Monday, August 06, 2012

marriage advice from a monk


Today marks Emily and my one-year wedding anniversary, and what would anniversary festivities be without a commemorative blog post?
So, in honor of our first year of marriage, I thought I'd share this passage from John Chrysostom's Homily 20 on Ephesians 5. This sermon comes from a little collection called On Marriage and Family Life, which is one of the books Emily and I read together in the months leading up to the wedding. This passage in particular is one that has come back to mind for both of us on more than one occasion over the last 12 months. For a monk, Saint John has some surprisingly important words for married couples.

Throughout these sermons, he has been trying to cast a new vision of marriage for his people, to help them re-imagine what it means and how two people are related to each other in marriage. Here, he begins by describing a scenario: a man has married a rich woman, and now the couple are quarreling with each other over finances--whether she has been spending his money on new clothes, or the money she brought into the marriage. I've heard this kind of conversation before. Apparently Saint John has too, and he'll have none of it:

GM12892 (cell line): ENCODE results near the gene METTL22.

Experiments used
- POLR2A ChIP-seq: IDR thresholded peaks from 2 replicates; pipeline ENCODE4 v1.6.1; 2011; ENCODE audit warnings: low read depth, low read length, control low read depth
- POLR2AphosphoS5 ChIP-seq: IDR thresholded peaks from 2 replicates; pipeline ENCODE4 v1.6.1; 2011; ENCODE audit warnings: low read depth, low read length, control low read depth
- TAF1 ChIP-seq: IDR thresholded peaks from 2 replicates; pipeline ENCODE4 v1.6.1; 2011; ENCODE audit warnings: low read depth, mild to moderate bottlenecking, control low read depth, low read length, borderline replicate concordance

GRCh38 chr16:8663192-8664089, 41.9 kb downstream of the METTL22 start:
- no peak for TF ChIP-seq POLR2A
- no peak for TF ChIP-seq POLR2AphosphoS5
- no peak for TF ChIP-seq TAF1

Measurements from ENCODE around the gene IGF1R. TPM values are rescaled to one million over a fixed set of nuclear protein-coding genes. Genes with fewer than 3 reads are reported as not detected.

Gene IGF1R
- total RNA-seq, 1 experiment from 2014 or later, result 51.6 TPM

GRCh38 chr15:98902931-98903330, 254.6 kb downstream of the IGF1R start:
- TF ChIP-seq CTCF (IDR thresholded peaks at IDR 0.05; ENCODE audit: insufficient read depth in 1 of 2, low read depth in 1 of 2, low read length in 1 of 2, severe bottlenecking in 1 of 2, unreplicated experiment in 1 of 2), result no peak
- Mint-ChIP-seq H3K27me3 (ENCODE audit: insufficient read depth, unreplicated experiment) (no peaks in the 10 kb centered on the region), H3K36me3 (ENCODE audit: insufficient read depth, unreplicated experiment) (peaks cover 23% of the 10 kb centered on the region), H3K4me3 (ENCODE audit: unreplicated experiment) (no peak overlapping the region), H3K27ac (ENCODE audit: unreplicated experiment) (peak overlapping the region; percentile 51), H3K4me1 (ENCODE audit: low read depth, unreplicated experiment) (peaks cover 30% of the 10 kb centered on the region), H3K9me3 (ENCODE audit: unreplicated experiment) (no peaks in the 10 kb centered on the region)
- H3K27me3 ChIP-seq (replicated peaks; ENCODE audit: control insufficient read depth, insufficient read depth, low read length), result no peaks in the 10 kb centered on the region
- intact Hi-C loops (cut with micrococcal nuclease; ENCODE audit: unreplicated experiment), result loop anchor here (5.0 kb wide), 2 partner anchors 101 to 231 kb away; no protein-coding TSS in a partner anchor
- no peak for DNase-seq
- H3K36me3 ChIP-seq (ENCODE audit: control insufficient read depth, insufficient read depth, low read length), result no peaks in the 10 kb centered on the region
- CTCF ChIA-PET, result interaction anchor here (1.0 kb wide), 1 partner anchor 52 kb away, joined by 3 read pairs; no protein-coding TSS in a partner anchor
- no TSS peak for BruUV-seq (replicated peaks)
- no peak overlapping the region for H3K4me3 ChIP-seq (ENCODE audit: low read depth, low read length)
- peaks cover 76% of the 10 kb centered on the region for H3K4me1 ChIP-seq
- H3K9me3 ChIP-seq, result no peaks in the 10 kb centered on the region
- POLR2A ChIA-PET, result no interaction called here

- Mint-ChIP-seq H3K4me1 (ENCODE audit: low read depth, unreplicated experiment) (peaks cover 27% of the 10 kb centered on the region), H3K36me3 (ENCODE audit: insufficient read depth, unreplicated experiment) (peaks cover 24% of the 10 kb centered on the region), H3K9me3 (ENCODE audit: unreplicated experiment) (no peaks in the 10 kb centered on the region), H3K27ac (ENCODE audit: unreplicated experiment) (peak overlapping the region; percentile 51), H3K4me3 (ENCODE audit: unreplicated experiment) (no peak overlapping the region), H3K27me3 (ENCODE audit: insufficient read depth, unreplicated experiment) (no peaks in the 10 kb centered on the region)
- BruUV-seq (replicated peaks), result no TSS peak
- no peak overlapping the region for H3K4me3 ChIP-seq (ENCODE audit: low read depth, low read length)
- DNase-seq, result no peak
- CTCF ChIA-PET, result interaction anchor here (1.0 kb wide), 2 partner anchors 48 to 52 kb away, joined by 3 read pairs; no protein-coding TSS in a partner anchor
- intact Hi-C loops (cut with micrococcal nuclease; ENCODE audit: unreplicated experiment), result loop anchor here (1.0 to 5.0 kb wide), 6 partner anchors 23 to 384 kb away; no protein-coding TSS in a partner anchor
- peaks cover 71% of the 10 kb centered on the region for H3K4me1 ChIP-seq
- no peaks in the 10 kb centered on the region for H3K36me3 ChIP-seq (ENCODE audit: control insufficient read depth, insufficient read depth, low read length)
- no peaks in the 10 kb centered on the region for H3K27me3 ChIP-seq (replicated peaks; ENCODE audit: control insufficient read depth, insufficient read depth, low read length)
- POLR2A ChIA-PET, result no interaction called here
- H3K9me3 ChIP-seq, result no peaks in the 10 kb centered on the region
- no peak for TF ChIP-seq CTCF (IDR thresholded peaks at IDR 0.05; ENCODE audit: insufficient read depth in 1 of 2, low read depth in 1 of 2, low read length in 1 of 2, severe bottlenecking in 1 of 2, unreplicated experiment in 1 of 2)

What are you saying, woman? Still wearing your own clothes? What can be worse than this sort of language? You no longer have a body of your own (since you gave it away in marriage), yet you have money of your own? After marriage you are no longer two, but one flesh, and are your possessions still divided? Love of money! You have both become one person, one organism, and can you still say, "my own"? This cursed and abominable phrase comes from the devil!

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